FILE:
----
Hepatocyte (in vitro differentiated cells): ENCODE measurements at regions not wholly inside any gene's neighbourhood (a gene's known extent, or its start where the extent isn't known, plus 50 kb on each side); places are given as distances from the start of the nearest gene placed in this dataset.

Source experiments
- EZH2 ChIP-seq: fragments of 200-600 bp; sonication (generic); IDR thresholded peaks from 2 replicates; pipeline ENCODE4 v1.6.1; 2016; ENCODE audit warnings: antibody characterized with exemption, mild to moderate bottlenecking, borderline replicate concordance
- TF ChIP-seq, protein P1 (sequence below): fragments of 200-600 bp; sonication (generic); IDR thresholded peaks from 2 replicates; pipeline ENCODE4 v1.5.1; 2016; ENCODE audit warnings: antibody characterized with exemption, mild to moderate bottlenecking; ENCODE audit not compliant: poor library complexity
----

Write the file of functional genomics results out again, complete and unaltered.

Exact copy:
Hepatocyte (in vitro differentiated cells): ENCODE measurements at regions not wholly inside any gene's neighbourhood (a gene's known extent, or its start where the extent isn't known, plus 50 kb on each side); places are given as distances from the start of the nearest gene placed in this dataset.

Source experiments
- EZH2 ChIP-seq: fragments of 200-600 bp; sonication (generic); IDR thresholded peaks from 2 replicates; pipeline ENCODE4 v1.6.1; 2016; ENCODE audit warnings: antibody characterized with exemption, mild to moderate bottlenecking, borderline replicate concordance
- TF ChIP-seq, protein P1 (sequence below): fragments of 200-600 bp; sonication (generic); IDR thresholded peaks from 2 replicates; pipeline ENCODE4 v1.5.1; 2016; ENCODE audit warnings: antibody characterized with exemption, mild to moderate bottlenecking; ENCODE audit not compliant: poor library complexity